I once heard an old navy quote that resonated with me. I can't remember who I heard it from but a long time ago, somebody said to me "Dave, plan your dive and dive your plan." I believe this quote comes from SCUBA divers who are getting ready to go on a deep-sea dive. From the beginning of a dive until the end when you get pulled back up onto the boat, being mindful of the situation and every stage of the dive is critically important - a failure to do so could result in serious injury or death.
Building a new eco-friendly home isn't quite as nerve-wracking as SCUBA diving, but to me it's just as much fun. "Plan your dive and dive your plan" has some relevance when it comes to planning out a budget and saving money. I decided early on in my project that I would try to save money where possible, but not unnecessarily so - I don't want my project to cost a fortune, but I don't want penny pinching to be so pervasive in my project that I end up with an unsatisfactory final product.
So let me put this out there - what do you think is the easiest way to save money on a project like this without sacrificing comfort and the home's "shade of green"? Your replies could help me shave a few dollars off my bills and maintain the quality of my project.
It’s always nice to take a step back and look at the general progress you’ve made on a project. Reflecting on how my plans are unfolding and what’s going to happen next is usually something I try to do a few times throughout any project I’m working on, because reflection helps me focus on what I have done well, what I can do better, and how I can do my best work on what’s to come.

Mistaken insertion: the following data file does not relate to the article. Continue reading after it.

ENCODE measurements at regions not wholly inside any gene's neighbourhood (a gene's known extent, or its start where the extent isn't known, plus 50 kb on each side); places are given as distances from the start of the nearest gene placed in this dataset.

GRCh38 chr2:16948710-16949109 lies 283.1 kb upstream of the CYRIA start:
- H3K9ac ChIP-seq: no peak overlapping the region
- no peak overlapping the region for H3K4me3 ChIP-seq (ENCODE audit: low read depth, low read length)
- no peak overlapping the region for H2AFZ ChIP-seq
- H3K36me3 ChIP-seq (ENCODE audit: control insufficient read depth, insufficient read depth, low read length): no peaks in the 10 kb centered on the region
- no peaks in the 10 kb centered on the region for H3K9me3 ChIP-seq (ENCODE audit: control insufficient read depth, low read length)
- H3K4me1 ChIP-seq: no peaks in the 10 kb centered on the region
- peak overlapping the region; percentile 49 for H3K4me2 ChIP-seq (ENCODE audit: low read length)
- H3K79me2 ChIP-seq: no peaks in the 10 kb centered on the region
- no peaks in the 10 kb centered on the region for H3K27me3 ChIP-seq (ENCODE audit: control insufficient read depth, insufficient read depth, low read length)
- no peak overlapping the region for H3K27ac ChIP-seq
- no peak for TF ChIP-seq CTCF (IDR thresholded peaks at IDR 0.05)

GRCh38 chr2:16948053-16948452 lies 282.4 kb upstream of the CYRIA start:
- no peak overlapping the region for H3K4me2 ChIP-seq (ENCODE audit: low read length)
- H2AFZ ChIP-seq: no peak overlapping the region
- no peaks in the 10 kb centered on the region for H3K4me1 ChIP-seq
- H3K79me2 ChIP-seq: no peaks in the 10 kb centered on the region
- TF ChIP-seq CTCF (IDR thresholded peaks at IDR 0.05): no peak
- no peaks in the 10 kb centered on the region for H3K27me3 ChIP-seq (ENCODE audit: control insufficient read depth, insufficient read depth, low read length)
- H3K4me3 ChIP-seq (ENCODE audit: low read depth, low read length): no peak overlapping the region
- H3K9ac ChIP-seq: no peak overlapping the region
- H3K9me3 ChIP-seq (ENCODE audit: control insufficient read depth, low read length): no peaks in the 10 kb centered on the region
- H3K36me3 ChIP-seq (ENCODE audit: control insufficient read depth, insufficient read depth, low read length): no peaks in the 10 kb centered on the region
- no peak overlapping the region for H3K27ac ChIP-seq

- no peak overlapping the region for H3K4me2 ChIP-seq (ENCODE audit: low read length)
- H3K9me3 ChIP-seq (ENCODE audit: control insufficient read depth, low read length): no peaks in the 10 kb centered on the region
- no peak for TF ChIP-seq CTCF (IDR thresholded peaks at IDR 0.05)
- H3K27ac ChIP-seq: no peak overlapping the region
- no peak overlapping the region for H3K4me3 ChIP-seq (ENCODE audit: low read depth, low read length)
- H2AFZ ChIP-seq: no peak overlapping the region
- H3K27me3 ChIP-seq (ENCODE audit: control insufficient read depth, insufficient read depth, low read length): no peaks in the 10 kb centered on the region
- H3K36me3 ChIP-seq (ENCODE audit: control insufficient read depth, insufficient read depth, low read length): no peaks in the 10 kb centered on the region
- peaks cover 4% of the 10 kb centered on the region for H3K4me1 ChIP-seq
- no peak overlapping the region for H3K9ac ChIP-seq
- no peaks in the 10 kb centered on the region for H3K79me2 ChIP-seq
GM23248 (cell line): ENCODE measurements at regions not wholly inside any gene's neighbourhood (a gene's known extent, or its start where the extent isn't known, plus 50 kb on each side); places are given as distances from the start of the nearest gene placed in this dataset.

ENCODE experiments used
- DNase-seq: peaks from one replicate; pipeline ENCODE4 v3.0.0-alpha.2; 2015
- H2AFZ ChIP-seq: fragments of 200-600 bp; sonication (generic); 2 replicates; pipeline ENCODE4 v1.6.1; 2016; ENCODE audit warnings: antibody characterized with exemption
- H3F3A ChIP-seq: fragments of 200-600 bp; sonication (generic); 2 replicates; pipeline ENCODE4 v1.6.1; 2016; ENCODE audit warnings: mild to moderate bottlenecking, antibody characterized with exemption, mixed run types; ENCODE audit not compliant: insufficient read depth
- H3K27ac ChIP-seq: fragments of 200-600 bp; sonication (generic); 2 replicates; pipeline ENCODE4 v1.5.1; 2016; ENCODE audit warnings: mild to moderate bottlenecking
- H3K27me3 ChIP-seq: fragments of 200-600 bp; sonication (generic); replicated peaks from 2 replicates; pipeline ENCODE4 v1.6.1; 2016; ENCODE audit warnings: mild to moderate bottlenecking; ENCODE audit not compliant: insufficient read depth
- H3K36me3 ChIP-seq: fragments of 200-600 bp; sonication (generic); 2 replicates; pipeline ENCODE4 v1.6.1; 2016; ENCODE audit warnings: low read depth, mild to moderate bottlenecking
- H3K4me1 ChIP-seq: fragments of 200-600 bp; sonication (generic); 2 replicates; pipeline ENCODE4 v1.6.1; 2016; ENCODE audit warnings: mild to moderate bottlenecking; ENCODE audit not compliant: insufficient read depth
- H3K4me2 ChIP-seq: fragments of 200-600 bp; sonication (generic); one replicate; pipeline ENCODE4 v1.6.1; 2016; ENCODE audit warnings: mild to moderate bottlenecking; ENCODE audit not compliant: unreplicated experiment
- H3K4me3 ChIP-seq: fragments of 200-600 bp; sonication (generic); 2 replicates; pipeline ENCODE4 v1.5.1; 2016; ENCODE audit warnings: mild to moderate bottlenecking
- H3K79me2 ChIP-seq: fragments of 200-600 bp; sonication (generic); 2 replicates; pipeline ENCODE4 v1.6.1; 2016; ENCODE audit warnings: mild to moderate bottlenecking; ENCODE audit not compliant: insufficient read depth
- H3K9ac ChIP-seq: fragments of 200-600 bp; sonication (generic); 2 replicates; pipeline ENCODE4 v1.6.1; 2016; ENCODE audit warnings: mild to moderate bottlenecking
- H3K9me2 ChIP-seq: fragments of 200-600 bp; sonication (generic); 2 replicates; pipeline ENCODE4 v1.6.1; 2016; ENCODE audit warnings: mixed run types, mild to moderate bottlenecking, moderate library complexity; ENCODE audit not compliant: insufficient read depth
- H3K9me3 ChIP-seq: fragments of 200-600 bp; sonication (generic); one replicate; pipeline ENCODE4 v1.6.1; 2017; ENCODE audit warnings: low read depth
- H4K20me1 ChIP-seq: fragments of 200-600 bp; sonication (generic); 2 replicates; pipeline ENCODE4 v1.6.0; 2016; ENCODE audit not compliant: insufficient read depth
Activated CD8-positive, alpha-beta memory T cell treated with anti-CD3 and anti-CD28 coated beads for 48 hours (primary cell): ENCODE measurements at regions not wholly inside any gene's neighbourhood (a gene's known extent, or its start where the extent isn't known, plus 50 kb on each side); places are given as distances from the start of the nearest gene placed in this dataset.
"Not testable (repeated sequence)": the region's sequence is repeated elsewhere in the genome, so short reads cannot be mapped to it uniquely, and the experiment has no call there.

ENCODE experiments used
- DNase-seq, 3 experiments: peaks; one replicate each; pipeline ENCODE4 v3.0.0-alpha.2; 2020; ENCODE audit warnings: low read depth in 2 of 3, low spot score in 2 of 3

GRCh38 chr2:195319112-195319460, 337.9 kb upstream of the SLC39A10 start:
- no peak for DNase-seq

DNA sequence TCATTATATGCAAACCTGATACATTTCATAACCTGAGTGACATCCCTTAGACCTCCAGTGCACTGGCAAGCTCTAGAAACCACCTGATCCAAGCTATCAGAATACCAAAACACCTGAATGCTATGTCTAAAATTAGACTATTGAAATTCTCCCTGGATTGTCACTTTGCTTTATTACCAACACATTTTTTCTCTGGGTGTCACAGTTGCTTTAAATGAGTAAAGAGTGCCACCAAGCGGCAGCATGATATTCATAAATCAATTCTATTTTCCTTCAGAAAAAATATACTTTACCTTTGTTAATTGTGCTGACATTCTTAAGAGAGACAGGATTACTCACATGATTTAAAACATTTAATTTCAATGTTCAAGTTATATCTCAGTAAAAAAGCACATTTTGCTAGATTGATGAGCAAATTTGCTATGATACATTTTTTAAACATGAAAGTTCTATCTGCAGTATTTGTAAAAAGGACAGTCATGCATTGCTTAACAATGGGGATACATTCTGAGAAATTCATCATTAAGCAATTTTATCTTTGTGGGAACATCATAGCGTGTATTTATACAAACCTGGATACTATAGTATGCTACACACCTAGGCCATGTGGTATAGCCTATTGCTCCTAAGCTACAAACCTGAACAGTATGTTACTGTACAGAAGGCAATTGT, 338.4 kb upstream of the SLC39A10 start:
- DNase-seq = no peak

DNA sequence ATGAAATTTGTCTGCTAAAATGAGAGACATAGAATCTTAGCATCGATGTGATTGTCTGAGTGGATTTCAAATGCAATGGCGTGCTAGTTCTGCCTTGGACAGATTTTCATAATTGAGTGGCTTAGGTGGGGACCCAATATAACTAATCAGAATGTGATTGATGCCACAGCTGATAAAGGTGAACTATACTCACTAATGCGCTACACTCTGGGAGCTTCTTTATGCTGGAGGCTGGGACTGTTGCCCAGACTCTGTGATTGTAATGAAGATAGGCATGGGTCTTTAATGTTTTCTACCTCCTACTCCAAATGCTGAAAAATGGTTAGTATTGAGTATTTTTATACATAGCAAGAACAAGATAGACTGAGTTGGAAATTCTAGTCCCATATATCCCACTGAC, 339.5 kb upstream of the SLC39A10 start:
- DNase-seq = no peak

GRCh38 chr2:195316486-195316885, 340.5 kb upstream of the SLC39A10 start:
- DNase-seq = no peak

So far, my wife and I have made steady progress in our quest to build this new eco-friendly, comfortable home. We’ve cleared the land and have poured the foundation for the structure. As the concrete dries, my team is beginning to deliver lumber and other materials to the job site so that we can get going on the framing portion of our construction process.
Overall, I’m pretty satisfied with the way things are going so far. In this episode, I go over some terms and concepts that are important as we go forward in our project - namely, sustainability, engineered materials, certification, and beneficial landscaping.
There's no doubt that in a complicated homebuilding project, the professionals I enlist to help me with certain parts of it hold the keys to the kingdom when it comes to being able to perform certain functions for the project that I can't do myself. Throughout my eco-friendly homebuilding quest, a few items of this nature have cropped up so far - namely, the overall design of the house, clearing the land, and pouring a foundation.
Later on in the project, there will be many items that I can do myself such as portions of the wall construction and framing, installing insulation, building lattices for the windows, and installing air conditioning systems. When I think of all the important project components that professionals have helped me with, though, I realize that the home we are building truly is a mosaic of the efforts that everyone who works on it, including myself, contributes to.
Sometimes, a licensed professional goes above and beyond the call of duty - maybe they share with you some insights about your project. They might explain some details about how the work they are doing fits in with the rest of the project, or they might catch something that needs to be fixed or could be improved.